Lorenzo Snow, Jul 5, 1900

-- Jul 5, 1900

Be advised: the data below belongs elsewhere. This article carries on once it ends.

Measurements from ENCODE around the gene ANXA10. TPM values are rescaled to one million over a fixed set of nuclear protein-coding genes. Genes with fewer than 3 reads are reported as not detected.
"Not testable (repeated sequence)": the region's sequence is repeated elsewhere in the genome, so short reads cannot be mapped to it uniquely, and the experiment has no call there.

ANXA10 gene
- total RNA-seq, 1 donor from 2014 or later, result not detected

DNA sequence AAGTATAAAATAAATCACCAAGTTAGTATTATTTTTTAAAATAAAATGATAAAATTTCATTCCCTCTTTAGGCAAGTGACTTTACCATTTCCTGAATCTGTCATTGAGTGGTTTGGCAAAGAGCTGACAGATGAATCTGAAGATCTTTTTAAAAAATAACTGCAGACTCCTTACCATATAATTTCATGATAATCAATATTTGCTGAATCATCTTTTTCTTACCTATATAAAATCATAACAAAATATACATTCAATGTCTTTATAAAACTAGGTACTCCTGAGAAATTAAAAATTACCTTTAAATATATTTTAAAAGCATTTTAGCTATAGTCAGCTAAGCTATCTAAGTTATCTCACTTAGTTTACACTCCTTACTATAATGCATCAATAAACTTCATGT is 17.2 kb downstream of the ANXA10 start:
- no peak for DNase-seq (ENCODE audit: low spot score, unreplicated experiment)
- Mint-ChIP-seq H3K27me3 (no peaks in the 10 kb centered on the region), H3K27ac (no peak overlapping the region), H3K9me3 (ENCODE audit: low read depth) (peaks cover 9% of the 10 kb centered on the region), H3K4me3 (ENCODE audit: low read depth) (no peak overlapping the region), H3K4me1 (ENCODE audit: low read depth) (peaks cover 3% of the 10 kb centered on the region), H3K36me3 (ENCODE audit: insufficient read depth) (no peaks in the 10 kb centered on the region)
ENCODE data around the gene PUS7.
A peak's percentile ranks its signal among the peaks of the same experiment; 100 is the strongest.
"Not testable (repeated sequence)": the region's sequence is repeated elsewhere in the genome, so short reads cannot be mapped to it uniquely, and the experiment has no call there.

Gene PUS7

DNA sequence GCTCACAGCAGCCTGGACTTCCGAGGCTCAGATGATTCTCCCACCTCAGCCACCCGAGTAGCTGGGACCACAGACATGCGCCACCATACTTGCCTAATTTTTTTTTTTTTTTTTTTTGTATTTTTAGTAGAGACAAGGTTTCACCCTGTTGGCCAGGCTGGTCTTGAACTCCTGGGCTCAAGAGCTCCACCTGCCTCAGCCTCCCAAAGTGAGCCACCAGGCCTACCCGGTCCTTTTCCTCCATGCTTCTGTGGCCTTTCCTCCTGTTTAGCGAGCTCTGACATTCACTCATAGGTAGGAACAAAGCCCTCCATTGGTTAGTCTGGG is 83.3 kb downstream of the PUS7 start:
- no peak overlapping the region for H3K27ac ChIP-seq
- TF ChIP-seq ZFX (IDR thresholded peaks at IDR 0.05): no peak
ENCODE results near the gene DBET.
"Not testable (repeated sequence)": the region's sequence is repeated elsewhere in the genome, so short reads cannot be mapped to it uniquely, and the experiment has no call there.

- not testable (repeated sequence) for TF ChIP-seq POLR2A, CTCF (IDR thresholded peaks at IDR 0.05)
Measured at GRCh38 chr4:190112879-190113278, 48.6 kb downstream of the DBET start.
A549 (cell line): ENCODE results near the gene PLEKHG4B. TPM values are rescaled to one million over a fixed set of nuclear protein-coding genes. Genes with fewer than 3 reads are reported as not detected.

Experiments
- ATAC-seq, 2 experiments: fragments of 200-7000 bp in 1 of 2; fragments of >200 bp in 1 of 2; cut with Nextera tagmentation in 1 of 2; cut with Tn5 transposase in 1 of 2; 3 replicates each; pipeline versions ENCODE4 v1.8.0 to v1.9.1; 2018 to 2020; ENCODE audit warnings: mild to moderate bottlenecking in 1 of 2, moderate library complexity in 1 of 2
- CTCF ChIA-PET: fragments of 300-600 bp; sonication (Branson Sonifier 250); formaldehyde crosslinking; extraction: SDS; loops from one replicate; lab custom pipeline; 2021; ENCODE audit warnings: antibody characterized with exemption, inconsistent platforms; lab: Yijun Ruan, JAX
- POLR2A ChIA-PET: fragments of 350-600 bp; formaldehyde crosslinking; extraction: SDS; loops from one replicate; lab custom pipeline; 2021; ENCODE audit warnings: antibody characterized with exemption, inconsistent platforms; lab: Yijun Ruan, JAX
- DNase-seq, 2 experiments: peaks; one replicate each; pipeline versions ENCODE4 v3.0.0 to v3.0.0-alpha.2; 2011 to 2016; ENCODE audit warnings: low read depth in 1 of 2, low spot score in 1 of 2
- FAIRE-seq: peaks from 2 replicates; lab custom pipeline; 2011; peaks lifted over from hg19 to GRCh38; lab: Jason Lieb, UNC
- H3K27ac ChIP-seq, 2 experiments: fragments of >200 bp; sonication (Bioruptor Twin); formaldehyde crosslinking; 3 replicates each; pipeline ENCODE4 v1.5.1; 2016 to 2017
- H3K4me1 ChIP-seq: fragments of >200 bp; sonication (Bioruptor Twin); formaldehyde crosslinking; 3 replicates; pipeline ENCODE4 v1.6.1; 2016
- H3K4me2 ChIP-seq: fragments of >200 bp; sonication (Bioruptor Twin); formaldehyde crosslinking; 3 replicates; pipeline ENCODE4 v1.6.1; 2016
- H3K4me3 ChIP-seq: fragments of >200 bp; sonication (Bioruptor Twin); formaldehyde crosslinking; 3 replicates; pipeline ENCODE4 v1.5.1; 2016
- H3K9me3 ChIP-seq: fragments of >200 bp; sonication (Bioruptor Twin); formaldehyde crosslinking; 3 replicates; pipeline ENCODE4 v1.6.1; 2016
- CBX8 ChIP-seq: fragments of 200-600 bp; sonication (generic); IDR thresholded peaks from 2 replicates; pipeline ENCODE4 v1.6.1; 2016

President [Lorenzo] Snow was feeling much better today, he took a ride yesterday and again today, but is still confined to his room most of the time. At 11 o'clock the brethren met in the Temple. There were present of the First Presidency, Presidents George Q. Cannon and Joseph F. Smith, of the Apostles, Brigham Young [Jr.], Francis M. Lyman, John W. Taylor, Anthon H. Lund, Matthias F. Cowley, Rudger Clawson and Reed Smoot. ... A long communication was read from President Ben E. Rich of the Southern States mission, in answer to a communication of the First Presidency to him of the 22 ult. The writer rendered a financial account of the mission and explained to the satisfactory of the Council the questions asked him by the Presidency. Some time was spent in discussing the advisability of continuing the policy of the Southern States mission furnishing its elders suits of clothes, and making it a requirement that they purchase them, and thus having its elders dressed uniformly. Brother Young felt that the business policy of the Southern States mission was founded on a false basis, for the reason that it was nothing more or less than a credit system, and must eventually bankrupt itself. He said he could not suggest a remedy for it except to cut the credit system down and do business on a cash basis. He did not favor uniformity in dress of our missionaries; and he feared that the commissary department produced this effect, that missionaries would learn to trust in it instead of the Lord. Brother Cowley made quite a lengthy talk giving his experience in the Southern States. He was inclined to the belief that if the commissary department were dispensed with it would cost the elders less for their support than at present. President Cannon felt that something ought to be done in all of our missions to, if possible, lessen the expense of keeping missionaries, as the strain had become so great on their friends at home that many were already feeling the burden that was upon them. Brother John W. Taylor remarked that he had by way of experiment, instructed the elders in the Colorado mission to work about a month during the busy season of each year and thereby earn something to pay their own expenses; and he had instructed them not to send home for means for their support. This was of doing had made for themselves friends, and got them school houses to preach in. He felt that if the elders would work during the day and preach at night they would do better. Brother Young added, "And escape persecution." Brother Lyman now remarked that as persecution generally was aroused during the summer season, it would no doubt be a good thing for our elders to work among the people, as suggested by Brother Taylor. Brother Woodruff related his experience in this line in Germany. Brother Clawson saw no objection to the commissary department of the Southern States mission inasmuch as it supplied good, respectable clothing for the price which missionaries would have to pay for an inferior suit, but in order to do a safe business it should be run as nearly as possible on a cash basis. Brother Smoot made quite lengthy remarks in the same line, holding that inasmuch as this commissary department could furnish respectable and fashionable suits for $15., it was an accommodation to the missionaries, and besides, it was a source of revenue to the mission, as the mission made a profit on the goods. The speaker referred to the custom in England, which was the same as the continental missions, that the first thing elders did was to get a suit of broadcloth and a stovepipe hat, when they arrived in the mission. He believed that all missionaries should be well dressed, and especially if he could get a good suit of clothing for the same price as an ordinary business suit. He felt, however, that the business should be run in a cash basis. President Cannon questioned the wisdom of dressing the Elders uniformly. He said he had no objection to the commissary system of the mission, but felt that if the people would not receive the truth from an elder plainly dressed, they were not worthy of the truth. He thought the matter should be presented to President Snow and requested the brethren to acquaint themselves with the conditions in the Southern States mission in the meantime. It was the sense of the Council that the missionaries should become self sustaining as nearly as possible. ... Twelve met at 10 a.m. in Temple discussed mission matters. Pres[iden]ts [George Q.] Cannon & [Joseph F.] Smith came. no conference. I prayed Pres[ident] Cannon M[outh]. Discussed southern Mission. I not satisfied with Bro[ther] Ben Rich's expl[a]nation in relation to business and finances. Pres[ident]. Cannon feels strong on Subject. I agree with him. It was conceeded that missions were to extravagant and vote was unanimous that elders become selfsustaining near as possible. All the missions should be thoroughly overhauled in the conduct of their business. I am of the opinion that the credit system in Southern states Mission Commisary is altogether wrong as well as some other things. Prince Albert coats is a requisite for every missionary in southern states mission. Too well dressed; singled out for persecution; known everywhere by their dress. Besides our elders are easily persuaded to purchase the "uniform" which is beyond them. they are so well dressed that the people do not open their hearts to give inferior clothes. It was general feeling that elders get work for a short time and earn means instead of burdening their relatives and friends with their calls for money to support them in their missionary fields. (1)